Sunday, December 2, 2012

NPR Puzzle 12/2/12 -- One Two Buckle Will's Shoe?

Here's this week's NPR Puzzle:
Name two articles of apparel — things you wear — which, when the words are used as verbs, are synonyms of each other. What are they?
Okay. Comments on the quality of this puzzle are officially:

(Hah. I made Mendo Jim look at one of my filthy pictures!)

For everyone else, of course, you don't have to comment. You can just send the answer along to NPR using their normal contact form.

Our photos today are of words that anagram to pieces of clothing. (Click on any photo for more information, including what word I used to find it.) Have fun puzzling them out.

Time for
This is where we ask you how many entries you think NPR will get for the challenge above. If you want to win, leave a comment with your guess for the range of entries NPR will receive. First come first served, so read existing comments before you guess. Or skip the comments and send an email with your pick to Magdalen (at) Crosswordman (dot) com. Ross and I guess last, just before we publish the Thursday post. After the Thursday post is up, the entries are closed. The winner gets a puzzle book of our choosing.

There were around 380 entries for last week's puzzle, so Curtis won last week. (Contact me, Curtis, to say which of our wonderful prizes you want this week.)

You can win either a puzzle book or the warm glow of satisfaction knowing you're a generous person who caused a contribution to the Red Cross's fund for Superstorm Sandy victims. Guess the range for this week's puzzle, and good luck!

Here are the ranges:
Fewer than 50       
51 - 100
101 - 150
151 - 200
201 - 250
251 - 300
301 - 350
351 - 400
401 - 450
451 - 500

501 - 550
551 - 600
601 - 650
651 - 700
701 - 750
751 - 800
801 - 850
851 - 900
901 - 950
951 - 1,000
1,001 - 1,050         
1,051 - 1,100
1,101 - 1,150
1,151 - 1,200
1,201 - 1,250
1,251 - 1,300
1,301 - 1,350
1,351 - 1,400
1,401 - 1,450
1,451 - 1,500

1,501 - 1,550
1,551 - 1,600
1,601 - 1,650
1,651 - 1,700
1,701 - 1,750
1,751 - 1,800
1,801 - 1,850
1,851 - 1,900
1,901 - 1,950
1,951 - 2,000
2,001 - 2,050
2,051 - 2,100
2,101 - 2,150
2,151 - 2,200
2,201 - 2,250
2,251 - 2,300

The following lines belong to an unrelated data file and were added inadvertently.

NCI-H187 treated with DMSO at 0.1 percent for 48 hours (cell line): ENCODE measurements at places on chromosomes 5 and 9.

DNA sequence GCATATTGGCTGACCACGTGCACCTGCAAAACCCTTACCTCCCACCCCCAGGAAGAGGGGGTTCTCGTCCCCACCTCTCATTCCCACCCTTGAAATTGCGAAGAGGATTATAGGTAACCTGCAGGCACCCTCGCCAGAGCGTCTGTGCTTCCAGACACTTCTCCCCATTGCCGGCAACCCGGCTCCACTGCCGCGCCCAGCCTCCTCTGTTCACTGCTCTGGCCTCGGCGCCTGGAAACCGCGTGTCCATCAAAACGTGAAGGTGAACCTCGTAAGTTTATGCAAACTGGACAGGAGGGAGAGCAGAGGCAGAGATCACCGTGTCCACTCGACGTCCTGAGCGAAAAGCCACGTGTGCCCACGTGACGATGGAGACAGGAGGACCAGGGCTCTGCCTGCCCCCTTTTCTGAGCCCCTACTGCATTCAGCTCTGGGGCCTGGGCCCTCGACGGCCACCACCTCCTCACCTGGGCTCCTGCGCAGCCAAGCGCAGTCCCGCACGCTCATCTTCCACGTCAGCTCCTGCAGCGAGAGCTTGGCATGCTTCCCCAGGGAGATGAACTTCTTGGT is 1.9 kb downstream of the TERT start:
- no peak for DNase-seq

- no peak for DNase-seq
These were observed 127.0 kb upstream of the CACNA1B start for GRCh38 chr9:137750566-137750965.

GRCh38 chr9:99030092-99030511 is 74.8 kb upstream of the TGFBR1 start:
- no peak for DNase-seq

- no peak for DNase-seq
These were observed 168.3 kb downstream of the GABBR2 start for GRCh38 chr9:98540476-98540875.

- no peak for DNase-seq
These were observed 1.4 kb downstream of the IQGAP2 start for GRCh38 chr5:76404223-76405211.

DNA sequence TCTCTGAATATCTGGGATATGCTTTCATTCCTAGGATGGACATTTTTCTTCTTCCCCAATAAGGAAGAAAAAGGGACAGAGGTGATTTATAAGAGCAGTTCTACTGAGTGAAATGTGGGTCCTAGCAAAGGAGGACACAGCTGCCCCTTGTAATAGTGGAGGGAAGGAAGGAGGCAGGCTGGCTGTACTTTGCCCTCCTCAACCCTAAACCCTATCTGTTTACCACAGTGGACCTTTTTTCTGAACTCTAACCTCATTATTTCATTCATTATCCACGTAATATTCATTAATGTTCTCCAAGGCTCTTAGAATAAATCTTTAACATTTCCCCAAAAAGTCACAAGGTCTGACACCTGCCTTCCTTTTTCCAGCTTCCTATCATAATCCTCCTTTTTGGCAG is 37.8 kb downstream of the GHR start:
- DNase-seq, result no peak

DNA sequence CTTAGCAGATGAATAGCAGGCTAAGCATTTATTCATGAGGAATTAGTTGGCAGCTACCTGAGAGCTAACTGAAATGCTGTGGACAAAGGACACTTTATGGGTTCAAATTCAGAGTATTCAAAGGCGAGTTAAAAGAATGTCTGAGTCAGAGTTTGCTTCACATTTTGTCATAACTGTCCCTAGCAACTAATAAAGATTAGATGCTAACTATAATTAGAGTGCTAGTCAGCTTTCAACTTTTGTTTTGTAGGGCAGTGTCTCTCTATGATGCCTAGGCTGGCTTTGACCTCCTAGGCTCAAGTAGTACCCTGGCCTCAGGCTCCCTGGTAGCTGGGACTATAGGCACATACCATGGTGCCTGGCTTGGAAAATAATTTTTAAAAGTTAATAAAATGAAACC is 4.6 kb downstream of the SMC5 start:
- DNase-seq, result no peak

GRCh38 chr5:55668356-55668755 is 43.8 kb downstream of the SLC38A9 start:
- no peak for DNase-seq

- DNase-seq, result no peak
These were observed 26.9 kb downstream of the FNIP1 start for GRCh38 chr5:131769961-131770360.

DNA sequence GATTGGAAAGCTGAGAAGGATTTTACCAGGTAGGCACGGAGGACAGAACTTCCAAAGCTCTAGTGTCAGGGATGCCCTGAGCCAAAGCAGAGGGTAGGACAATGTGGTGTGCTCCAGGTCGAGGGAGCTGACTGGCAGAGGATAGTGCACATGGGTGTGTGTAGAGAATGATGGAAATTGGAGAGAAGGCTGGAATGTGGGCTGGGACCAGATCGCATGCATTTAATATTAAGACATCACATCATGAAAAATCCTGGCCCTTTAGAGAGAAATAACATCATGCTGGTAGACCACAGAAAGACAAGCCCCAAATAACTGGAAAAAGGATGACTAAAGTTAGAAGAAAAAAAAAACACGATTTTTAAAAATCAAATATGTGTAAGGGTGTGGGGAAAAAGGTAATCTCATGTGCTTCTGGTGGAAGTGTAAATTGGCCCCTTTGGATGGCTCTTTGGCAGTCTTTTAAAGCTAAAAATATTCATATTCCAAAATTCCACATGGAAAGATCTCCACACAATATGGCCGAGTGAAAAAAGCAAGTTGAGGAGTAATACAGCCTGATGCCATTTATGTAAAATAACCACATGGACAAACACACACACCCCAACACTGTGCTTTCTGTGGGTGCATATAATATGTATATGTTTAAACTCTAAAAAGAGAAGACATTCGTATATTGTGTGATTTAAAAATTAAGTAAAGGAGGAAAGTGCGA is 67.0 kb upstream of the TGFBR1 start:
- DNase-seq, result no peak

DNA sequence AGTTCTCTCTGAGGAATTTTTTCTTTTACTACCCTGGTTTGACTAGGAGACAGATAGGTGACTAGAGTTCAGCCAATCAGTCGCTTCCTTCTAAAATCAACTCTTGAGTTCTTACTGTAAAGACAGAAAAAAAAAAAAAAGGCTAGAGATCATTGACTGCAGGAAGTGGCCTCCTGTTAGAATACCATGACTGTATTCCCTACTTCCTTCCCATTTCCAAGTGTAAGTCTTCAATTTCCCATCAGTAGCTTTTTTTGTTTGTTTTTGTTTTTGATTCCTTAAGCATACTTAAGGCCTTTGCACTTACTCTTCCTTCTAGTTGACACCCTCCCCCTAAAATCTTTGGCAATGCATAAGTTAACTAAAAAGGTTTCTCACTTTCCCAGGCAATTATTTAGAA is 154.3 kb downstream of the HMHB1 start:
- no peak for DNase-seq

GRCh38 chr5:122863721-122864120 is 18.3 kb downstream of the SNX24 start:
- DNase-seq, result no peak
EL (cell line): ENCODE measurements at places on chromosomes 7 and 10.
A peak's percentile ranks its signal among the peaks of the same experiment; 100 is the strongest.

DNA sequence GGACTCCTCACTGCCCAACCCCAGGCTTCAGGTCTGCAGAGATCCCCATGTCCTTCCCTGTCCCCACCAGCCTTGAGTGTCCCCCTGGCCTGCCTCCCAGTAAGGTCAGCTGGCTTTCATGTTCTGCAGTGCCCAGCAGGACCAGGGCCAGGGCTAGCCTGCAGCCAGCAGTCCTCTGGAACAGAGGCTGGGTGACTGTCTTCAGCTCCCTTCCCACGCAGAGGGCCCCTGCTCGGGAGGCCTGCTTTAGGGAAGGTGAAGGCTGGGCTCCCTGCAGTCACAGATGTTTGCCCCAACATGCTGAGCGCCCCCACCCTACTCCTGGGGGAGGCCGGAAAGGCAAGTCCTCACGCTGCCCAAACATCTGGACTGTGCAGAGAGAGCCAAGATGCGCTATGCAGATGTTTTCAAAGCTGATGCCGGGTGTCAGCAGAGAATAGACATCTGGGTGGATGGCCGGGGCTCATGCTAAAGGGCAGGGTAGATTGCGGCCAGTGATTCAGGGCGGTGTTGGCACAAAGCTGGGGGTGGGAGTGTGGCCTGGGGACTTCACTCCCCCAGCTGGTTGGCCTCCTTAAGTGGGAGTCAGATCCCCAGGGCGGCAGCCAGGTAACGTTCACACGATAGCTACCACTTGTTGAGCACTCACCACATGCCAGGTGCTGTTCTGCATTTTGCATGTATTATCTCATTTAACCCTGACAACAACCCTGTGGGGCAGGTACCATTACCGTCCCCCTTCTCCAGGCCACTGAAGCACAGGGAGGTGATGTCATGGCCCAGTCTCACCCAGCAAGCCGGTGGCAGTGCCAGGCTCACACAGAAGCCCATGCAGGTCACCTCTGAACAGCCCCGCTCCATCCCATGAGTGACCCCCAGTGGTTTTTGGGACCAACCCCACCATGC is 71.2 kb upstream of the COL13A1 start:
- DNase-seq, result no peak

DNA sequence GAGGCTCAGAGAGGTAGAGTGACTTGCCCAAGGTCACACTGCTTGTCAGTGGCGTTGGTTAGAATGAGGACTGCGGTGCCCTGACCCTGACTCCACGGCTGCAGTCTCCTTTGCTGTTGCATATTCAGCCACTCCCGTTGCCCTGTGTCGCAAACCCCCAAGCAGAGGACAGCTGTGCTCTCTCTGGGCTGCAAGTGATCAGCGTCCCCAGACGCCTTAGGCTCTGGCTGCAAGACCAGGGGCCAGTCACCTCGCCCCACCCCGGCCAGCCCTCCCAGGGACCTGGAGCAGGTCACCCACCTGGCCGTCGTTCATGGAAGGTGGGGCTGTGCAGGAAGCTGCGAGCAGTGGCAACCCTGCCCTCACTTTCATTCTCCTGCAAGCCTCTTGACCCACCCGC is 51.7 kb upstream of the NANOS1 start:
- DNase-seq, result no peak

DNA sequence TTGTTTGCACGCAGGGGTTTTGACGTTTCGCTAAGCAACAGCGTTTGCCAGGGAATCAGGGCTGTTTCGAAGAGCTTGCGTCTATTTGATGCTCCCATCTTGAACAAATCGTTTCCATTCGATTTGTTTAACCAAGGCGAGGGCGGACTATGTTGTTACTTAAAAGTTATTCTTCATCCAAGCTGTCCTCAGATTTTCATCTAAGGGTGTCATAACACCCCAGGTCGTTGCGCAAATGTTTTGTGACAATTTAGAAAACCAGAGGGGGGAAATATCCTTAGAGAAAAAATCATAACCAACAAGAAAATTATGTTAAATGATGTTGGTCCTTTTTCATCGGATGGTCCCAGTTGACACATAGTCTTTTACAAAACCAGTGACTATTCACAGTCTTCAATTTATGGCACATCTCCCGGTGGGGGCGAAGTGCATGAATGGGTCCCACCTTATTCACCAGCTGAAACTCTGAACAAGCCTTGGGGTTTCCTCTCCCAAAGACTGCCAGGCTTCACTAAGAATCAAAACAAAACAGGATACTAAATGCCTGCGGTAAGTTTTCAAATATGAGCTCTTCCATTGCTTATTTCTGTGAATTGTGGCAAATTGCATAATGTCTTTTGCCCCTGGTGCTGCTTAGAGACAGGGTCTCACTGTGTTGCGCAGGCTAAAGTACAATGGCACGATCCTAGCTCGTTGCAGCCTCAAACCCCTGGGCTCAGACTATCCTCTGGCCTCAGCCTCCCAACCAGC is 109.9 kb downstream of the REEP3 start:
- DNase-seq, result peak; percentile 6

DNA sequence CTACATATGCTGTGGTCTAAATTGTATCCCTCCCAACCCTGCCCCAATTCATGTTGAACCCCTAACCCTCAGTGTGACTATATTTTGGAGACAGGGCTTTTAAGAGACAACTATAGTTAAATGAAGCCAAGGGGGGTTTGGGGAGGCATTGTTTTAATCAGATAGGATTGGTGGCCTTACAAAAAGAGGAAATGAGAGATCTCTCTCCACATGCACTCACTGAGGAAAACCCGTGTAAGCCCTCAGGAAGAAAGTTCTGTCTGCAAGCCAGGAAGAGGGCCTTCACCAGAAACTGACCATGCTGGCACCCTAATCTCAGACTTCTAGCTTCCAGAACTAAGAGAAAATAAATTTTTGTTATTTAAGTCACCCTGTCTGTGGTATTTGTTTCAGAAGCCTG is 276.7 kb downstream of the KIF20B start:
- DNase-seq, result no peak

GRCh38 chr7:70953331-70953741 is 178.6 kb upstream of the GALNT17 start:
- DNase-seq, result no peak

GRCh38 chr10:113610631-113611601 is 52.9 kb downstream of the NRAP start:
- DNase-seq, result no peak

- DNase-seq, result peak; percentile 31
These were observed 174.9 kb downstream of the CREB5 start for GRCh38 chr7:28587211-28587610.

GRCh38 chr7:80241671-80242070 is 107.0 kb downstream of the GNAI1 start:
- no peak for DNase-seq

2,301 - 2,350
2,351 - 2,400
2,401 - 2,450
2,451 - 2,500

2,501 - 2,750
2,751 - 3,000
3,001 - 3,250
3,251 - 3,500
3,501 - 4,000
4,001 - 4,500
4,501 - 5,000

More than 5,000
More than 5,000 and it sets a new record.
Our tie-break rule:   In the event that a single round number is announced with a qualifier such as "about" or "around" (e.g., "We received around 1,200 entries."), AND two separate people picked the ranges of numbers just before and just after that round number, the prize will be awarded to whichever entrant had not already won a prize, or in the event that both entrants had won a prize already or neither had, then to the earlier of the two entries on the famous judicial principle of "First Come First Serve," (or in technical legal jargon, "You Snooze, You Lose").  As of July 2012, this rule is officially no longer obsolete (and also I just like having fine print). 


Mendo Jim said...

This one took about a minute.
If I recall, it took the same the last time Will used it.

I wonder what is in the bottom half of the top photo.

Paul said...

951-1000, please.


KDW said...

May I guess 1,951-2,000, please? (Red Cross donation if I get lucky -- I think it's great that you're doing this.)

jan said...

The last time this puzzle was used, they got "over 3000 entries", so I'll stick with that: 3001-3250.

skydiveboy said...

3201 (give or take 39 million)

Paul said...

You know, I do believe skydiveboy's range has already been's a revelation to me!

Curtis said...

Ah, the struggle of choice. I think I'll go for the Red Cross donation, since they do good work. I had the "pleasure" of having the Red Cross show up at my door offering help many years ago, so I feel better giving to them than receiving a book. In that case, I came home from working a night shift to find my apartment partially burned. The unit below mine had caught fire, and the flames came into my place through a window (the concrete floors prevented my unit from getting engulfed). The fact that the Red Cross showed up offering help, even though my insurance covered the damages, gave me respect for an organization that seeks out ways to make lives better.

This week I'll pick 2,351 - 2,400.

skydiveboy said...

I did not realize it jumped from 50 to 250 at the higher elevations.

Anonymous said...

My usual 1051-1100, please.

Thank you to Mendo Jim and Jan - I thought I'd seen this one before.
The puzzle as stated is flawed, because there are a huge number of articles of apparel that are approximate synonyms (within WS's normal tolerance) of "cover." Is the number of entries going to be flooded with those, or will people realize there has to be more to it than that, and not send them in? (Last week, I was expecting a much larger number of weak entries based on events that occur every 25 years.)

It's a pity that "trouser" and "stole" are different tenses.

And a question left over from a few weeks ago - can you have a single pajama, and how many legs does it have?

Henry BW

Dave said...

2,001 to 2,050. This puzzle sucks.

David said...

With my wife, we got his one over beers in about a minute, after reading the puzzle on line. I'll stick with my regular range of 1001 to 1050, please (Red Cross).

Marie said...

I'll take 2201, solved it in less time than it took to get dressed.